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message 1: by Maren K (last edited Dec 25, 2012 07:12AM) (new)

Maren K (mkgunning) I just need feedback here. I always write stuff and am afraid that I can't see it properly because I wrote it. You know what I mean? Like I'm blind to its flaws or something. So just enjoy and tell me what you think!


message 2: by Maren K (new)

Maren K (mkgunning) Here's the beginning of my (hopefully) future novel.


When I was little, I used to make a lot of wishes. I wished on eyelashes, on birthday candles, on fallen acorns, on pennies in a fountain--pretty much anything wish-worthy you could find. And every night after my mom had kissed me goodnight and our dog, Chamomile, had been shoved reluctantly off my pillows, my father would come into my room and sit on the corner of my bed. He’d open the window and let me put my hand out the window. I loved to smell the breeze and listen to the crickets, but most of all I loved the stars.
"Find your star, little peanut,” my dad would say before he tucked me in every evening. I would always point to the biggest one, squeeze my eyes shut, and make a wish. I used to wish for a lot of things. When I was little I wished for a lollipop, or I wished that I didn’t ever have to go to sleep. As I got older I realized that most people wish all day long for things that they can’t have. I learned that you never get exactly what you wish for. But I guess I never quite knew what the price of wishing is. What is so important that you’d die for it? What is so important that you’d give up your wish?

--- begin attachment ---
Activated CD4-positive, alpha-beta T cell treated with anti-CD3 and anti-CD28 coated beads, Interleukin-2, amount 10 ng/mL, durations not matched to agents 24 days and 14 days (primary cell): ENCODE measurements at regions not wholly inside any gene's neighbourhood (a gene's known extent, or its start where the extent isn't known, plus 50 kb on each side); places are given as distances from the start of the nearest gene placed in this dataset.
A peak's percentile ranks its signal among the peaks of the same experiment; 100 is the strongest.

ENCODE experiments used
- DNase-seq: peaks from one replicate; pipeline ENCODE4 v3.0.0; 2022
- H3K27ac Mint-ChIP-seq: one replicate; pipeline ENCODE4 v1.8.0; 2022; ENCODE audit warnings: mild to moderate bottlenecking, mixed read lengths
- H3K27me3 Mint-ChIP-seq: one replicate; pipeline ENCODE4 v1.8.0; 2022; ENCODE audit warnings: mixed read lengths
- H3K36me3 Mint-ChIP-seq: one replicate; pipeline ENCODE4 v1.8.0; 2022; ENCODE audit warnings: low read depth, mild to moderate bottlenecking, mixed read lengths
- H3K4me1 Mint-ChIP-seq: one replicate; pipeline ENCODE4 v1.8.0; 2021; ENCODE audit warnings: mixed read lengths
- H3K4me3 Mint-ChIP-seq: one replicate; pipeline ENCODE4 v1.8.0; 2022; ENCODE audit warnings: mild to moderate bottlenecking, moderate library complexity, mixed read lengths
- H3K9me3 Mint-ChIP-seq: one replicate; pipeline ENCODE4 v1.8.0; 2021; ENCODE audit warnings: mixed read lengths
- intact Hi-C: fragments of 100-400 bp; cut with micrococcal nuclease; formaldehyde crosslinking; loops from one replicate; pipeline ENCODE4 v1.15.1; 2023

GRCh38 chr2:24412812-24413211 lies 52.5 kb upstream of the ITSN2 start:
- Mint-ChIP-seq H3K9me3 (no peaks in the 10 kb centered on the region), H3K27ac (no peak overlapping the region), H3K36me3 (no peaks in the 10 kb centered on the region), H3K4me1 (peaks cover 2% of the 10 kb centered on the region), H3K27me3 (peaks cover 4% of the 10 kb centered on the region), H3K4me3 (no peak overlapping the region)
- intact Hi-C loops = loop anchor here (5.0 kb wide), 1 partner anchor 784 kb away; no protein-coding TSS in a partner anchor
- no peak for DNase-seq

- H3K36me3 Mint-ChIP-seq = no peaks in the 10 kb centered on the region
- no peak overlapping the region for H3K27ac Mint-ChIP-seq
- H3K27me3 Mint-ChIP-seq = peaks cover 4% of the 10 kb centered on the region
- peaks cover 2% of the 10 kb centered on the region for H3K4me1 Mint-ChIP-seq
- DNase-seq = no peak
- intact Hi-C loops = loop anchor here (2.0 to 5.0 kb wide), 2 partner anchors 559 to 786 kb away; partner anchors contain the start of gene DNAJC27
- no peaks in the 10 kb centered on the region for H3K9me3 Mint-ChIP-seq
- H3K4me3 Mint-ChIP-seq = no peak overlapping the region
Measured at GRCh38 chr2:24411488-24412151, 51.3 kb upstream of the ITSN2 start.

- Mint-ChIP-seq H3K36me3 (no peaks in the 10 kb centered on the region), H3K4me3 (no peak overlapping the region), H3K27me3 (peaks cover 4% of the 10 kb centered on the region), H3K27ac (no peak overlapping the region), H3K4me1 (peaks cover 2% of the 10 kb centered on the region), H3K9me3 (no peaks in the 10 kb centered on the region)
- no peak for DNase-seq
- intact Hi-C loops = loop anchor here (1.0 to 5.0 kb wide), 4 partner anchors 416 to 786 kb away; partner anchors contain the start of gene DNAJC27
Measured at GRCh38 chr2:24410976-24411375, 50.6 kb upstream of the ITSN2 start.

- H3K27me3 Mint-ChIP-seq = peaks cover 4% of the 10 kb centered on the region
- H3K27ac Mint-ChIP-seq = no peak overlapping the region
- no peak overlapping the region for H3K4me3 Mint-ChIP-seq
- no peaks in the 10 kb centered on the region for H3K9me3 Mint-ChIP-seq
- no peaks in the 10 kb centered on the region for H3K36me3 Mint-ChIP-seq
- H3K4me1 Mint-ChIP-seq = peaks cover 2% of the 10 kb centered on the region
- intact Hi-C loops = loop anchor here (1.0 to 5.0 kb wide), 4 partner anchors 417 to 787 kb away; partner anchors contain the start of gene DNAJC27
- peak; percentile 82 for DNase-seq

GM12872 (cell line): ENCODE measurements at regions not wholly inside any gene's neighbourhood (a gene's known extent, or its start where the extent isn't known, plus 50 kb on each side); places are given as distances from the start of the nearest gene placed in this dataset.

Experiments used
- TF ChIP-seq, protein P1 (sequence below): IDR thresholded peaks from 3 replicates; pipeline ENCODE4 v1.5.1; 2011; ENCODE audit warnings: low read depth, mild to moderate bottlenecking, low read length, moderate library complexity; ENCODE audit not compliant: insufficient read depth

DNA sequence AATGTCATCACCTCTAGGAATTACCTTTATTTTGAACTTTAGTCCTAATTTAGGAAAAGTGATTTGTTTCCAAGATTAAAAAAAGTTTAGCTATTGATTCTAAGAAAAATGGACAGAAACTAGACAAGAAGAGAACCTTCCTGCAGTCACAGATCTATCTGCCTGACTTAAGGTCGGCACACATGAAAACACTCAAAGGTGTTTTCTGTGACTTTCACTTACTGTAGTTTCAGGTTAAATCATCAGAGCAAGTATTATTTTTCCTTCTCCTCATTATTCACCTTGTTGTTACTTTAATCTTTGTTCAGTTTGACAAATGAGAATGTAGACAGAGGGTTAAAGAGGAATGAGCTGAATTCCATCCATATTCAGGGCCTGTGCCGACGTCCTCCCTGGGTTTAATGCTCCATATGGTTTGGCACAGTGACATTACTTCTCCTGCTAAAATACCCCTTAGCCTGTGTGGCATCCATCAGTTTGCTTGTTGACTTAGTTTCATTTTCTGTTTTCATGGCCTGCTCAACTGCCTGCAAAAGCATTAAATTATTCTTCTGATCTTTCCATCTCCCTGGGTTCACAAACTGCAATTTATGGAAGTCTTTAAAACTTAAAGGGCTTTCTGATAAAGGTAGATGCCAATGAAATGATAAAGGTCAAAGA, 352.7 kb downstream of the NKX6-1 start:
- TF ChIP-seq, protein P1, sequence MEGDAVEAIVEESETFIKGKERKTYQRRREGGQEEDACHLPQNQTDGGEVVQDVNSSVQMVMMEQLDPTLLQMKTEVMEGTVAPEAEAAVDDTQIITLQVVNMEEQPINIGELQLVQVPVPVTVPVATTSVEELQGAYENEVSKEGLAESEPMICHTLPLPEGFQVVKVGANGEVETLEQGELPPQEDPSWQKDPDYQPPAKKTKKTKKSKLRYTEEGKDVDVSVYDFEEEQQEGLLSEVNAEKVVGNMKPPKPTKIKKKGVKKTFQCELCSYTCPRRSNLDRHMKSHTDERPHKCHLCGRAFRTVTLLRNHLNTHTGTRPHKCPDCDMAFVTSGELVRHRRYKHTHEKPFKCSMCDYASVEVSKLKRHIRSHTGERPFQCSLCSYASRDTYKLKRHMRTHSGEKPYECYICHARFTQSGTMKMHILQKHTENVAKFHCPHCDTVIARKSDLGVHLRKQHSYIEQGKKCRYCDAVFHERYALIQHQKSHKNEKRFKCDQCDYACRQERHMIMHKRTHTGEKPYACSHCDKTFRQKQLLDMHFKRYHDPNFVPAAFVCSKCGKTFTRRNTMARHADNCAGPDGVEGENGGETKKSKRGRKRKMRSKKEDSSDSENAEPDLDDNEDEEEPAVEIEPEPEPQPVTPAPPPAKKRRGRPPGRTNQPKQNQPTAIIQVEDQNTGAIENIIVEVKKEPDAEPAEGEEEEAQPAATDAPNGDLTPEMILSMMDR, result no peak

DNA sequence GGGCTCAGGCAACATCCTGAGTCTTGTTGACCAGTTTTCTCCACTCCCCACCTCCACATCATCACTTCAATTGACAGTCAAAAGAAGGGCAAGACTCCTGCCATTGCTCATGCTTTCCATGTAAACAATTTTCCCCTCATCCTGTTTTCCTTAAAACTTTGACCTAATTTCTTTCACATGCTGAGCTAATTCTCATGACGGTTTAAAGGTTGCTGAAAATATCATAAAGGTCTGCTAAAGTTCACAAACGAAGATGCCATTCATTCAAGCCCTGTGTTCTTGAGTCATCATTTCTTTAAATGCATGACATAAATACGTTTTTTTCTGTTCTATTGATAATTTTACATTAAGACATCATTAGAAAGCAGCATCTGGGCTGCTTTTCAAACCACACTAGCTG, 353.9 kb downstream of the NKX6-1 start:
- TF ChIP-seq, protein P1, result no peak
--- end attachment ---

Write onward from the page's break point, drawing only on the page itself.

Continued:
It took me too long to find the answer.
My story starts not too long ago, and not very far away. And it starts with a newspaper.
Groggily, I pull open the front door, rubbing the last traces of a good night's sleep from underneath my eyelids. The morning sun is just peeking over the treetops in the distance, glancing off my eyelashes at the edges of my vision and lending the tiny dewdrops on every blade of grass a soft golden glow. I bend down to pick up the morning paper from the front step. The plastic bag is all wet, and little rivers of rain run down my palm and up the sleeve of my pajamas. A little shiver runs up my spine. Winter is almost gone, leaving melting puddles and the first spring crocuses in its wake. I love this time of year. Most people here in New England are always complaining about the dirty snow banks and the mud that seems to end up everywhere no matter what you do, but for me, there's nothing more better than digging out my short-sleeved shirts and running through the last patch of snow barefoot. Spring isn't about how beautiful everything is, or what nice weather there is, because there's not. Spring is about the anticipation, the promise of flowers and vacations and flip-flops, about the exhilaration of being on the cusp of something perfect.